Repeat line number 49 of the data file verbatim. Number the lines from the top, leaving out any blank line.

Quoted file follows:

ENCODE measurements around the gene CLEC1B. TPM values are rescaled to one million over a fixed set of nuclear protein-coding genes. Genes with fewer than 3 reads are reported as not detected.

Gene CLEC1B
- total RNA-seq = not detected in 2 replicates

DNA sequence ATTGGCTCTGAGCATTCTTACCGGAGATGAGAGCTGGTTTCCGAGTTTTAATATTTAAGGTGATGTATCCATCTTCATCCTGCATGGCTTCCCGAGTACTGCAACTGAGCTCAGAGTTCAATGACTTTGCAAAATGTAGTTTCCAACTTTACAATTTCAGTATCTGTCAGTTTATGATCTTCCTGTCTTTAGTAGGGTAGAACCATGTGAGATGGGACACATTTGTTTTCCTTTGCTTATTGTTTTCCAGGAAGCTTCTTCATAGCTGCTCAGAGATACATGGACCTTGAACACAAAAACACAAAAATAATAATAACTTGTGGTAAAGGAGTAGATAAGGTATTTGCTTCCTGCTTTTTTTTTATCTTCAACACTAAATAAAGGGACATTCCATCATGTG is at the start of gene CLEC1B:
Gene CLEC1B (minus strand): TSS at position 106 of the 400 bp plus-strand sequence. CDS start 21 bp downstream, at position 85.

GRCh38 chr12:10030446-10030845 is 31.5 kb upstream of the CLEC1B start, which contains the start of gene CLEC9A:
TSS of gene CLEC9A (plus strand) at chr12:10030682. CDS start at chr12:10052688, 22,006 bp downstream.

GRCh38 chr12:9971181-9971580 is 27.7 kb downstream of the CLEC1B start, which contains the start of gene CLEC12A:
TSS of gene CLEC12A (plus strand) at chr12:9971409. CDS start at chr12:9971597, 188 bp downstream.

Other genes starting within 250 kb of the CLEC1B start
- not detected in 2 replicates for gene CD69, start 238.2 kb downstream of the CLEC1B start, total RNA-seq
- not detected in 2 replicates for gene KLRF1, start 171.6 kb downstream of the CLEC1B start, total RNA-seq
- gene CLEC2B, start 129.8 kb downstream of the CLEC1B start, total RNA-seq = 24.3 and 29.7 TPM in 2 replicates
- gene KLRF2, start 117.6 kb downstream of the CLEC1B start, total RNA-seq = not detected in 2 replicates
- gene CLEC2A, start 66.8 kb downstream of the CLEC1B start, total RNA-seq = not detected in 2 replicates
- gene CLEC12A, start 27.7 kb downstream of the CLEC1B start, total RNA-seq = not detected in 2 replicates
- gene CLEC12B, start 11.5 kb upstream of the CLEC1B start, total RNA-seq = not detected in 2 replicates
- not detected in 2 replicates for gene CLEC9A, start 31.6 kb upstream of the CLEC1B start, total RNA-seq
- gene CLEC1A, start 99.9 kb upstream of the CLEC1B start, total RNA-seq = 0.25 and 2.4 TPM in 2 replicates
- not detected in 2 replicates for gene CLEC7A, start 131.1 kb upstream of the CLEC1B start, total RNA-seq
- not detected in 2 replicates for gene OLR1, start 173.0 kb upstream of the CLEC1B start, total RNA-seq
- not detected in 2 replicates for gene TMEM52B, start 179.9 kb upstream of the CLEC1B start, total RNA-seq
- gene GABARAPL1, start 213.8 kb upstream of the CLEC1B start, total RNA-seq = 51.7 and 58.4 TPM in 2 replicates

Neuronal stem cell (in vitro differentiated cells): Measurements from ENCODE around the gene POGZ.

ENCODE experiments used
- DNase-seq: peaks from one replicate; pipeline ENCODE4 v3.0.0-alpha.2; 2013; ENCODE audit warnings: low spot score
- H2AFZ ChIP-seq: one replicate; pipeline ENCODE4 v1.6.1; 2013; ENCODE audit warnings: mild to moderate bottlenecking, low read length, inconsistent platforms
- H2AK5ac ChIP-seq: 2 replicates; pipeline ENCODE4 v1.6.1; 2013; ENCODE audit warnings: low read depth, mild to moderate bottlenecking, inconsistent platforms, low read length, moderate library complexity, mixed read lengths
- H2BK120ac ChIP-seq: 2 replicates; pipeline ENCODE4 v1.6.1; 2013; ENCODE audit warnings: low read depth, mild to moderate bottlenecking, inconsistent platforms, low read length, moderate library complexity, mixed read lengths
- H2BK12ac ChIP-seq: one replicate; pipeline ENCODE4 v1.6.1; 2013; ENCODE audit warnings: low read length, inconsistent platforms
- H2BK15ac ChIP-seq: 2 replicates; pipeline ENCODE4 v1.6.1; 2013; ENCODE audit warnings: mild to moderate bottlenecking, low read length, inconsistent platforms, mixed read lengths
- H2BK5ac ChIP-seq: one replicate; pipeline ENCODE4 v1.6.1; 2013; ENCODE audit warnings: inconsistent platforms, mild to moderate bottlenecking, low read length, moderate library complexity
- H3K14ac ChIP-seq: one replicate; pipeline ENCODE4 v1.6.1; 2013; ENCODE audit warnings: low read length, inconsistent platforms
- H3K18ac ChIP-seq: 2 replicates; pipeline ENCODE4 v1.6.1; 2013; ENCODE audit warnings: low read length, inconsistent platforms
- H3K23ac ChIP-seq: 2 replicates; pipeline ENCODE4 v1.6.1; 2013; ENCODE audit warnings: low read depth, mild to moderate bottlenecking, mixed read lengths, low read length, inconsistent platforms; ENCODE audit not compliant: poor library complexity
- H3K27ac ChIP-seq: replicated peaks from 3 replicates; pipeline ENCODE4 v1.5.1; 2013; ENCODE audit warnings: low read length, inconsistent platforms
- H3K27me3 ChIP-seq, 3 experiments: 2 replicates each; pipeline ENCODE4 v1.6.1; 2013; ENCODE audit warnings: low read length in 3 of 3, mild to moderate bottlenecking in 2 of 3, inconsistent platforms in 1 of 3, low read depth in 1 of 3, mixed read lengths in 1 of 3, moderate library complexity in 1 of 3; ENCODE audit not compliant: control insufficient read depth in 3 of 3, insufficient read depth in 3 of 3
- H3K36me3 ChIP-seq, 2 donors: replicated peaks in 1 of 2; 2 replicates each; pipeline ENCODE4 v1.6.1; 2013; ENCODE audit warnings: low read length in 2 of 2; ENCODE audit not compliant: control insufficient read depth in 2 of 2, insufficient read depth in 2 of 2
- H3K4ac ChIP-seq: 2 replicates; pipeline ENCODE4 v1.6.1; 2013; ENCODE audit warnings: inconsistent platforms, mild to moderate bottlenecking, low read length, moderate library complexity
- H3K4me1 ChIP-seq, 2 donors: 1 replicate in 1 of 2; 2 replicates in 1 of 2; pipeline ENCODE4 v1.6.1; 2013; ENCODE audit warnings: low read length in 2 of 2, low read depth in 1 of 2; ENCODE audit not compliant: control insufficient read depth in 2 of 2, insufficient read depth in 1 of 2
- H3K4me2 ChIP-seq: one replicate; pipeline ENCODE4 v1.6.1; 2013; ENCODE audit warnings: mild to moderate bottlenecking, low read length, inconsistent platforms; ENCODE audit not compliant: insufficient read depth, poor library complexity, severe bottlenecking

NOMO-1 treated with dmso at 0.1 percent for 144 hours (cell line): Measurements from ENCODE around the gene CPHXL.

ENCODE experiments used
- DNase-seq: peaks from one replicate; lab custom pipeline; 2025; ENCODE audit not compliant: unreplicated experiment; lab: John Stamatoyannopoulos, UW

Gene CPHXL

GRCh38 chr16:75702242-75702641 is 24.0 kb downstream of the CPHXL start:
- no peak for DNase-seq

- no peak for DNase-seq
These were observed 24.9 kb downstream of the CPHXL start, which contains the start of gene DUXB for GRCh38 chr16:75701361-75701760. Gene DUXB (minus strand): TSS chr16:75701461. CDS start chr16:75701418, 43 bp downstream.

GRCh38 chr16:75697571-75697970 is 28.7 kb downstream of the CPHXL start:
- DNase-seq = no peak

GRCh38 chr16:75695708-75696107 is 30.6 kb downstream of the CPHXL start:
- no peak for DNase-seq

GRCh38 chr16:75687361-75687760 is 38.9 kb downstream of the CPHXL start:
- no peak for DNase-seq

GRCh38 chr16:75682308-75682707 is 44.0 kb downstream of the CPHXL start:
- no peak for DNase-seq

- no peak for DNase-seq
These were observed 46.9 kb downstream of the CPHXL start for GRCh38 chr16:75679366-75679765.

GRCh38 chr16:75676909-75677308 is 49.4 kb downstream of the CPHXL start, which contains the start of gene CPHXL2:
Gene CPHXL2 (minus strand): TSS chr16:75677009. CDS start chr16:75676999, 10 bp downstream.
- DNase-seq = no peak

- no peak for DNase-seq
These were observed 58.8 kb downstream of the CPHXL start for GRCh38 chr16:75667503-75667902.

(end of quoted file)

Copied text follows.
These were observed 24.9 kb downstream of the CPHXL start, which contains the start of gene DUXB for GRCh38 chr16:75701361-75701760. Gene DUXB (minus strand): TSS chr16:75701461. CDS start chr16:75701418, 43 bp downstream.